King Jack: Film Review

   In many ways, King Jack is a small movie.

   For starters, the low-budget, limited release indie is set in the smallest of small American towns one can imagine. Due to the setting, and the local population, the cast who inhabit the tale are few. Our titular character, played by Charlie Plummer, is short-of-stature also - an adolescent who is towered over by the bullies who taunt him through his day-to-day life.

   Yet, simultaneously, Felix Thompson’s debut feature stands tall and it stands large too. King Jack is a movie which is large of heart, large of spirit and gigantic in the empathetic sincerity its characters are depicted.

   The slice-of-life film tells the succinct tale of one weekend in Jack’s life – we quickly realise that, whilst he may be our eponymous protagonist, he’s not what one may call a classical hero. Indeed Jack, a fifteen year old misfit, is introduced to us in the midst of an act of vandalism. As he sprays a profane word onto private property we realise, too, that he’s not doing this to impress anybody watching. This, in its own way, is much more heart-breaking and pathetic than witnessing a youth led astray by peer pressure. Here is a sad, tragic figure looking to provoke furious reactions just for the sake of being noticed, just to have his presence registered.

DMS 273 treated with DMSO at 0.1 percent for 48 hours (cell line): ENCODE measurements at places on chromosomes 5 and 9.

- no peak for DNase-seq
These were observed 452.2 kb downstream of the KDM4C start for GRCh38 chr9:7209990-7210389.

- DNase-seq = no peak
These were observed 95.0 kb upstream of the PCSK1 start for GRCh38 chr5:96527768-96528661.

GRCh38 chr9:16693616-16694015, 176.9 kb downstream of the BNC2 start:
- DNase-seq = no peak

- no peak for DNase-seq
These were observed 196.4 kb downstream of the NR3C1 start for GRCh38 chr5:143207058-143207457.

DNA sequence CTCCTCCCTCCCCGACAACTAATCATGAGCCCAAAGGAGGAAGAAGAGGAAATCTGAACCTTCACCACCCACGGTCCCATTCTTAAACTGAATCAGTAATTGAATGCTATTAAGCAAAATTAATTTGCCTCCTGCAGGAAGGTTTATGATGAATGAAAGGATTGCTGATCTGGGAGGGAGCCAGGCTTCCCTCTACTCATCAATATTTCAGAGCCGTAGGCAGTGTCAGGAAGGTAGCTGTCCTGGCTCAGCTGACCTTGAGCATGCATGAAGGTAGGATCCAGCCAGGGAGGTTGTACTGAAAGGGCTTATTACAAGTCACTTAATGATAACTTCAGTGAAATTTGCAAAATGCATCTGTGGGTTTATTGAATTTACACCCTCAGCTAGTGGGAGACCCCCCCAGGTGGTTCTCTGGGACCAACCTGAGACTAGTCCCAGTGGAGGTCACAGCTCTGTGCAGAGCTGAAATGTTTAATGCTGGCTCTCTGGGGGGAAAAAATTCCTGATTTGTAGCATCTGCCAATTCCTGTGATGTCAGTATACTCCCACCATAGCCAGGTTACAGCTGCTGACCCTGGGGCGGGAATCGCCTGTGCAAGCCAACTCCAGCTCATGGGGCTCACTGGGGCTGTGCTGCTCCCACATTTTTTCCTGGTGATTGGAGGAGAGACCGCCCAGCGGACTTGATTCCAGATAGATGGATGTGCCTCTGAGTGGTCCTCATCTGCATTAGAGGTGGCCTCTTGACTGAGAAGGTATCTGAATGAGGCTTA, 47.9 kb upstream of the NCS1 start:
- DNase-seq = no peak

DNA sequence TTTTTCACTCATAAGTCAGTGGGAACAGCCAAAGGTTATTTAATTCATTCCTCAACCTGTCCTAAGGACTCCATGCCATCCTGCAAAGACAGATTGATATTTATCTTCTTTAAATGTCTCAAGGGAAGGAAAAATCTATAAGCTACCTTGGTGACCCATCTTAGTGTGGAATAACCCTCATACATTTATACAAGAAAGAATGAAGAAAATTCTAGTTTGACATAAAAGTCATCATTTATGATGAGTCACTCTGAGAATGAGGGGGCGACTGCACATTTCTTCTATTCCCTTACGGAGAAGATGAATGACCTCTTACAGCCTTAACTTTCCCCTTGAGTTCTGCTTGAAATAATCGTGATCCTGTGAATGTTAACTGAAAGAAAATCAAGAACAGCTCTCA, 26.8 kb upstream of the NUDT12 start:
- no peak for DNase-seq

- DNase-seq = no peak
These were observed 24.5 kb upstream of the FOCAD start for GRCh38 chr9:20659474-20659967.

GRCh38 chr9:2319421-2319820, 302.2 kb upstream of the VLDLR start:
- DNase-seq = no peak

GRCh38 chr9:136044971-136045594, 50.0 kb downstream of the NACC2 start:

Sadly, it appears, Jack, or “Scab” as he is widely known, has gained the attention only of older ruffians who, through seniority and extra height, have finally found someone lower on the food chain than them to take out their anger on. As Jack lurches from one social disaster to the next, the level of bullying in his life because almost omnipresent – one rival in particular, Shane (Denny Flaherty), lingers and creeps either physically or mentally into most of Jack’s waking moments. This is not a great time in the teenager’s life and it is not, in any way, a great time for him to be forced to hang around with his chubby twelve-year old cousin, Ben (Cory Nichols), who has come to stay for the weekend on the back of a family emergency.

   King Jack is an earnest examination of what it is to be an adolescent: selfish and self-centred, vile and ignorant yet, equally, sad and confused too – the comfort of childhood is a memory and the sanctuary of adulthood appears forever out of reach on the horizon. Played back to us with an austere, melancholy acoustic guitar score accompanying a sun-kissed aesthetic - an image recalling a photograph left in the window too long as the memories of the image fade ever so slightly – Thompson’s movie is an assured feature debut. We watch Jack and Ben’s relationship ebb and flow and, as the tension builds throughout the movie, and we see how violence begets violence, we realise that the film we’re watching is not small at all.

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